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Investing after the US midterms

Charlie Reinhard

By Charlie Reinhard

Head - NAM Investment Strategy

November 9, 2018Posted InInvestments and Investment Strategy

For the US midterm elections, voter engagement spiked and when the results were announced pollsters were finally able to exhale following 2016’s Presidential election surprise. In the end, Democrats picked up enough seats in the House to gain control with several seats being counted while the Republicans added at least 2 more seats in the Senate to maintain their majority. Now that the election is over, investors should look for markets to anchor to the fundamentals which include a healthy economy, growing profits and a Fed that is slowly raising interest rates

Following tax cuts and deregulation, US large caps’ expected long-term earnings growth has caught up with small cap stocks which, in turn, have also seen their higher debt burdens impair relative performance as rates have risen. As we advance deeper in the business cycle we encourage investors to upgrade the inherent quality of their portfolio holdings. Large caps are less volatile than small caps and dividend growers have historically performed competitively with less risk than the market at large. The Citi Private Bank Global Investment Committee (GIC) also looks to take advantage of the opportunities provided by less exhausted bull markets trading at deep valuation discounts and higher dividend yields than US stocks. In addition to solid risk-adjusted performance and high dividends, infrastructure stocks have been less sensitive to trade developments given the relatively domestic nature of many physical and digital investment projects.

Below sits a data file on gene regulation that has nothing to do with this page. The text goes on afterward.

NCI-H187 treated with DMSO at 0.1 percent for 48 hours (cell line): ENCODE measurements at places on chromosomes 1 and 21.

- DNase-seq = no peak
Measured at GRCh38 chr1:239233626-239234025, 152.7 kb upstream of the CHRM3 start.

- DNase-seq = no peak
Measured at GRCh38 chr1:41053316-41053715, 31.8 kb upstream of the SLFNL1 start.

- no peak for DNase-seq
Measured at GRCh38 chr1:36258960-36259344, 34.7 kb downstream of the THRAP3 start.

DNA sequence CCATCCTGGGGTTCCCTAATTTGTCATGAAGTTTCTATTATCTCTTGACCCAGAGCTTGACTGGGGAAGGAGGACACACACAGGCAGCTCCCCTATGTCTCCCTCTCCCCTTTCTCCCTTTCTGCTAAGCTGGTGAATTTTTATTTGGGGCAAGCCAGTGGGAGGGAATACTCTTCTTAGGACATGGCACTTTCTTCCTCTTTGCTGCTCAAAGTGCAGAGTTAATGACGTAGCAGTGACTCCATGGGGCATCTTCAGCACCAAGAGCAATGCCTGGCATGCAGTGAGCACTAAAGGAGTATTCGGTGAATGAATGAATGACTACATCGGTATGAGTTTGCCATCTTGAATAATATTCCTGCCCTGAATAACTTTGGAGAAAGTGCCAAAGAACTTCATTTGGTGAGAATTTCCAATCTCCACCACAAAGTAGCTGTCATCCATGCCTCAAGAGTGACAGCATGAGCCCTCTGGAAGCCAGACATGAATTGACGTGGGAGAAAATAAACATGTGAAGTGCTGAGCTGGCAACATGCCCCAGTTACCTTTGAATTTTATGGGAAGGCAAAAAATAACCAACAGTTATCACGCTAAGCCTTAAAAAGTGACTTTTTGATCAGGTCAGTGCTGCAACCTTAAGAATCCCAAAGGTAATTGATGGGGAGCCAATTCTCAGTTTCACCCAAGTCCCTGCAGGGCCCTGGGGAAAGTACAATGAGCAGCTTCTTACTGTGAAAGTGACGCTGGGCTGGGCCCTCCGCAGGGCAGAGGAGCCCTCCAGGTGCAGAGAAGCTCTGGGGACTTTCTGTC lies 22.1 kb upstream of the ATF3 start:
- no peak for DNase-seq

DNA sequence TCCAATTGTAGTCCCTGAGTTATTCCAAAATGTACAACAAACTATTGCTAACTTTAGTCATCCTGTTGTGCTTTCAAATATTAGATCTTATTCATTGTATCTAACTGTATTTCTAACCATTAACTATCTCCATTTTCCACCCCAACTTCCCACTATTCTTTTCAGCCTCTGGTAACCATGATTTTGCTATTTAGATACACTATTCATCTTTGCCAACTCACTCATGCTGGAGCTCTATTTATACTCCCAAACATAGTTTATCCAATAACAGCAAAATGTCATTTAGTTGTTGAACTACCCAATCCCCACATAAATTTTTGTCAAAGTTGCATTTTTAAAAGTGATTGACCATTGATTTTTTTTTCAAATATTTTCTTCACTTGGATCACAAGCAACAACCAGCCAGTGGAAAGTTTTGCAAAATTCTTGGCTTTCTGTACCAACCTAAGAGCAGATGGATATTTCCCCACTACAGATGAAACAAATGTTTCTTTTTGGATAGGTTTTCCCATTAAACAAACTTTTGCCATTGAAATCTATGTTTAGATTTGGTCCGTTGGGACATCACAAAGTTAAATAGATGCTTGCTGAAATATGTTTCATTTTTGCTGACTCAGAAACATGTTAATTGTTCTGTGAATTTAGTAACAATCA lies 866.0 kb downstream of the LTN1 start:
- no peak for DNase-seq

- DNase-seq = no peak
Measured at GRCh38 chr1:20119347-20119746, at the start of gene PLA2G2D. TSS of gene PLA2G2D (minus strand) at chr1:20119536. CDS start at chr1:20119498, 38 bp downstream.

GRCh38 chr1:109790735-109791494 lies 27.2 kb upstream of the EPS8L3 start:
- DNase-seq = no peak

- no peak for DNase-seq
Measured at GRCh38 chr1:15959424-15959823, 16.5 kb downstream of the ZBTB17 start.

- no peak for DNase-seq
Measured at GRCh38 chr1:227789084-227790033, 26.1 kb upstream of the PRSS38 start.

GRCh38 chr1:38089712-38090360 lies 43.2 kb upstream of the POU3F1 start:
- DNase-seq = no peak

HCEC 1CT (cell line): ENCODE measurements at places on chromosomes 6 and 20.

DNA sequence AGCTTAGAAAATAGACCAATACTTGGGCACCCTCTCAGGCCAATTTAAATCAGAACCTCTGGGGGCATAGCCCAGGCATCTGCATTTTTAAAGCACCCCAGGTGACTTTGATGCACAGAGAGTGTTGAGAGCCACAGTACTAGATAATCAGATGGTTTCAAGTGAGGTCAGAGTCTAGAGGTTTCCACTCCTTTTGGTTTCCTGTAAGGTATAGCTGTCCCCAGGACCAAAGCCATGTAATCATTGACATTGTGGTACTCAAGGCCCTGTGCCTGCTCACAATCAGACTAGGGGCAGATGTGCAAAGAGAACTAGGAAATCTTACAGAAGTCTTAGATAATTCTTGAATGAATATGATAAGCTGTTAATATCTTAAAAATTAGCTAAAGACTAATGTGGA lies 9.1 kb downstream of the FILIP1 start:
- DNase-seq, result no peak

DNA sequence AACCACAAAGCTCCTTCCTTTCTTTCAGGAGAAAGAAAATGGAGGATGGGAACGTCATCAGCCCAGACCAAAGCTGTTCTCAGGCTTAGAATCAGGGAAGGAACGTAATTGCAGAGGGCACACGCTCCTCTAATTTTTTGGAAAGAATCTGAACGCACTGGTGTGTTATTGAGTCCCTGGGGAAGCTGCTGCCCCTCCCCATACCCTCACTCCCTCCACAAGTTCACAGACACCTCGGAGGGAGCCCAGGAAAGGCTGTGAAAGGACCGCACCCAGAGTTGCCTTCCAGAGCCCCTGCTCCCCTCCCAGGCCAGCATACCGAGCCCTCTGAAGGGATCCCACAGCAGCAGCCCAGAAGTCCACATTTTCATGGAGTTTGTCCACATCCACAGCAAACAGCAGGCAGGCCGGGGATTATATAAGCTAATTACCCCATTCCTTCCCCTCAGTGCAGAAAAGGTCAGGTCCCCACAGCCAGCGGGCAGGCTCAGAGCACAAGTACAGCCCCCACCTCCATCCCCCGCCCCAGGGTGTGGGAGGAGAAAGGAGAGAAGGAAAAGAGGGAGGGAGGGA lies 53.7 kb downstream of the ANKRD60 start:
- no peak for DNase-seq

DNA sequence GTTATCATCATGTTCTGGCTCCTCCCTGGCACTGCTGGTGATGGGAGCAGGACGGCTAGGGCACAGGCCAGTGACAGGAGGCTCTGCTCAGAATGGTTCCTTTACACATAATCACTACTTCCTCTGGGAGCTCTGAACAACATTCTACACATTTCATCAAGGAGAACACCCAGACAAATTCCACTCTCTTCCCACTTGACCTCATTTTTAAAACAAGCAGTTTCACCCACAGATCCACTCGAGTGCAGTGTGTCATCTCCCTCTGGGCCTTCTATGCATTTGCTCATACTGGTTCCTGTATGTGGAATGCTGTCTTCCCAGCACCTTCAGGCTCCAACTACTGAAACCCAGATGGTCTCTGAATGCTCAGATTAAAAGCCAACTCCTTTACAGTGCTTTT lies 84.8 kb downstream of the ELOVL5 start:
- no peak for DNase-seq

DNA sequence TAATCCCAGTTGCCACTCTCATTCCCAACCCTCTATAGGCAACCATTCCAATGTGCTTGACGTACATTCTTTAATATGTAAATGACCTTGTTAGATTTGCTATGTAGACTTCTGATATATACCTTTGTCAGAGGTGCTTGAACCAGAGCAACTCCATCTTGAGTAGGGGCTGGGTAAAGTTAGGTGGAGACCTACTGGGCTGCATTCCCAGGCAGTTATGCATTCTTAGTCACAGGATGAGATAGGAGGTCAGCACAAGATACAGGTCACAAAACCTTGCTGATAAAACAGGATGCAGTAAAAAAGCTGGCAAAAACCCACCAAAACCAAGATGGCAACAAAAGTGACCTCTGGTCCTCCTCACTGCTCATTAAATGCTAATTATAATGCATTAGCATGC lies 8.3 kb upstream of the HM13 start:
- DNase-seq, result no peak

The Fed tightening cycle underway will turn three years old next month. We look for another rate increase in December and gradual tightening next year. By contrast, the European Central Bank (ECB) is not expected to raise rates until after next summer. As a result, we side with short-duration, high-quality US bonds, high yield, floaters and bank loans versus low yielding developed country sovereigns with emerging market debt also deemed attractive

Following the midterm elections, investors will still need to navigate trade rhetoric, Brexit, central bank developments and a host of other issues. Enduring portfolios that look beyond borders to capture favorable fundamentals and valuation readings can help investors chart their course as these and other events unfold.

Clients can read our full thoughts on the North American markets in North America Investment Strategy – Investing after the Midterms.